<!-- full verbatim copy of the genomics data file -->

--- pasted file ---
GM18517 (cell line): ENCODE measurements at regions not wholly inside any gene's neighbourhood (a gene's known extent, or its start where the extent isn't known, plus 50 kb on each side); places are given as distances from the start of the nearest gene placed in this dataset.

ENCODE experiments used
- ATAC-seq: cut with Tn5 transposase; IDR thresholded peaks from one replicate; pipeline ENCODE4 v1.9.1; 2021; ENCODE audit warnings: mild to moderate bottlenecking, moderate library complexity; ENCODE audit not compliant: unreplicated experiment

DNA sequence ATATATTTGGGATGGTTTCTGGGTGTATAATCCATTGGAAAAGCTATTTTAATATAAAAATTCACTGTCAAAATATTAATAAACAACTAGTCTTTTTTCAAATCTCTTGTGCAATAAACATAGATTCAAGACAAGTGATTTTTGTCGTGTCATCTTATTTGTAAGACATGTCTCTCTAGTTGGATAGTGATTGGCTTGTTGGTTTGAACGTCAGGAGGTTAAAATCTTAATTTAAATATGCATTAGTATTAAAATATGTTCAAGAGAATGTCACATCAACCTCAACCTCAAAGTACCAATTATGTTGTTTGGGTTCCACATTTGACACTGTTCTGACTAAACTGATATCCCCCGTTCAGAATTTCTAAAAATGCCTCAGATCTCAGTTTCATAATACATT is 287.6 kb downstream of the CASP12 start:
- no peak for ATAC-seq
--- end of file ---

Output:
GM18517 (cell line): ENCODE measurements at regions not wholly inside any gene's neighbourhood (a gene's known extent, or its start where the extent isn't known, plus 50 kb on each side); places are given as distances from the start of the nearest gene placed in this dataset.

ENCODE experiments used
- ATAC-seq: cut with Tn5 transposase; IDR thresholded peaks from one replicate; pipeline ENCODE4 v1.9.1; 2021; ENCODE audit warnings: mild to moderate bottlenecking, moderate library complexity; ENCODE audit not compliant: unreplicated experiment

DNA sequence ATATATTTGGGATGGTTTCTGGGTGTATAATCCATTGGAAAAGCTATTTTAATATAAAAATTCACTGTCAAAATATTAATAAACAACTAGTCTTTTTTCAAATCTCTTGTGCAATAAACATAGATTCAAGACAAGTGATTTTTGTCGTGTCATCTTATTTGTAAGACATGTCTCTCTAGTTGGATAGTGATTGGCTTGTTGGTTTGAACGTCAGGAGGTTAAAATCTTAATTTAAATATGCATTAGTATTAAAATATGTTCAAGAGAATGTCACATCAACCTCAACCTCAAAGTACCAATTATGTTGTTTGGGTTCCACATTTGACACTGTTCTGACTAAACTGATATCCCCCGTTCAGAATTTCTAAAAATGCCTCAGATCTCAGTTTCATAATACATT is 287.6 kb downstream of the CASP12 start:
- no peak for ATAC-seq